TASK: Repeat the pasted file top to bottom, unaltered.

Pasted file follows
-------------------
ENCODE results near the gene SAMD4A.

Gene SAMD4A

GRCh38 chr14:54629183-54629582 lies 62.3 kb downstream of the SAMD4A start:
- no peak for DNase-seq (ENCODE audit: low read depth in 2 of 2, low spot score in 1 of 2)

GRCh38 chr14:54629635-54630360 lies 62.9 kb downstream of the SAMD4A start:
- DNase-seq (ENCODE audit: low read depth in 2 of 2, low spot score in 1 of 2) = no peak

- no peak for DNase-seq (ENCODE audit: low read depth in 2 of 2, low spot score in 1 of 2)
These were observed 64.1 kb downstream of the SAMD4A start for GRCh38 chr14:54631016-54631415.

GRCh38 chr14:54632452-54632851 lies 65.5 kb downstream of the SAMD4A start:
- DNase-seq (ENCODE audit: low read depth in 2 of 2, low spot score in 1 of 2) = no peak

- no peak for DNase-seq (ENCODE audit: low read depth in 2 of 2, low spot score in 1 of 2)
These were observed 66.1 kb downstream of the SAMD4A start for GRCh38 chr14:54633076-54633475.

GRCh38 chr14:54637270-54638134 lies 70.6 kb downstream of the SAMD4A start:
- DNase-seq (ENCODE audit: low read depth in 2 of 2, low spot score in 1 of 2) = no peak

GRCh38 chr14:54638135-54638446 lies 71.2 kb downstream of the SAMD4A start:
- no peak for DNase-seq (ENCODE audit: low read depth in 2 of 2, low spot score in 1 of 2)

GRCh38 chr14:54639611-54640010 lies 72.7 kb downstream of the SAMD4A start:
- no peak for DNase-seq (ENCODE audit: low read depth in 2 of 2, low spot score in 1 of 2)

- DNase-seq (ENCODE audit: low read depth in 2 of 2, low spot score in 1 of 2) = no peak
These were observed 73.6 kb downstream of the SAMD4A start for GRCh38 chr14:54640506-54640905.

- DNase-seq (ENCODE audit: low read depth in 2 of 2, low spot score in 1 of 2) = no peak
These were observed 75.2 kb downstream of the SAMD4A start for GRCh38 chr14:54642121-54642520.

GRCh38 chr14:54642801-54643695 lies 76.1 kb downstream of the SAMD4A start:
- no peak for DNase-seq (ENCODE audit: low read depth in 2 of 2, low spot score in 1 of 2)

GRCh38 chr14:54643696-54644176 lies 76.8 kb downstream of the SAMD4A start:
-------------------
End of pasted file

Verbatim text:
ENCODE results near the gene SAMD4A.

Gene SAMD4A

GRCh38 chr14:54629183-54629582 lies 62.3 kb downstream of the SAMD4A start:
- no peak for DNase-seq (ENCODE audit: low read depth in 2 of 2, low spot score in 1 of 2)

GRCh38 chr14:54629635-54630360 lies 62.9 kb downstream of the SAMD4A start:
- DNase-seq (ENCODE audit: low read depth in 2 of 2, low spot score in 1 of 2) = no peak

- no peak for DNase-seq (ENCODE audit: low read depth in 2 of 2, low spot score in 1 of 2)
These were observed 64.1 kb downstream of the SAMD4A start for GRCh38 chr14:54631016-54631415.

GRCh38 chr14:54632452-54632851 lies 65.5 kb downstream of the SAMD4A start:
- DNase-seq (ENCODE audit: low read depth in 2 of 2, low spot score in 1 of 2) = no peak

- no peak for DNase-seq (ENCODE audit: low read depth in 2 of 2, low spot score in 1 of 2)
These were observed 66.1 kb downstream of the SAMD4A start for GRCh38 chr14:54633076-54633475.

GRCh38 chr14:54637270-54638134 lies 70.6 kb downstream of the SAMD4A start:
- DNase-seq (ENCODE audit: low read depth in 2 of 2, low spot score in 1 of 2) = no peak

GRCh38 chr14:54638135-54638446 lies 71.2 kb downstream of the SAMD4A start:
- no peak for DNase-seq (ENCODE audit: low read depth in 2 of 2, low spot score in 1 of 2)

GRCh38 chr14:54639611-54640010 lies 72.7 kb downstream of the SAMD4A start:
- no peak for DNase-seq (ENCODE audit: low read depth in 2 of 2, low spot score in 1 of 2)

- DNase-seq (ENCODE audit: low read depth in 2 of 2, low spot score in 1 of 2) = no peak
These were observed 73.6 kb downstream of the SAMD4A start for GRCh38 chr14:54640506-54640905.

- DNase-seq (ENCODE audit: low read depth in 2 of 2, low spot score in 1 of 2) = no peak
These were observed 75.2 kb downstream of the SAMD4A start for GRCh38 chr14:54642121-54642520.

GRCh38 chr14:54642801-54643695 lies 76.1 kb downstream of the SAMD4A start:
- no peak for DNase-seq (ENCODE audit: low read depth in 2 of 2, low spot score in 1 of 2)

GRCh38 chr14:54643696-54644176 lies 76.8 kb downstream of the SAMD4A start: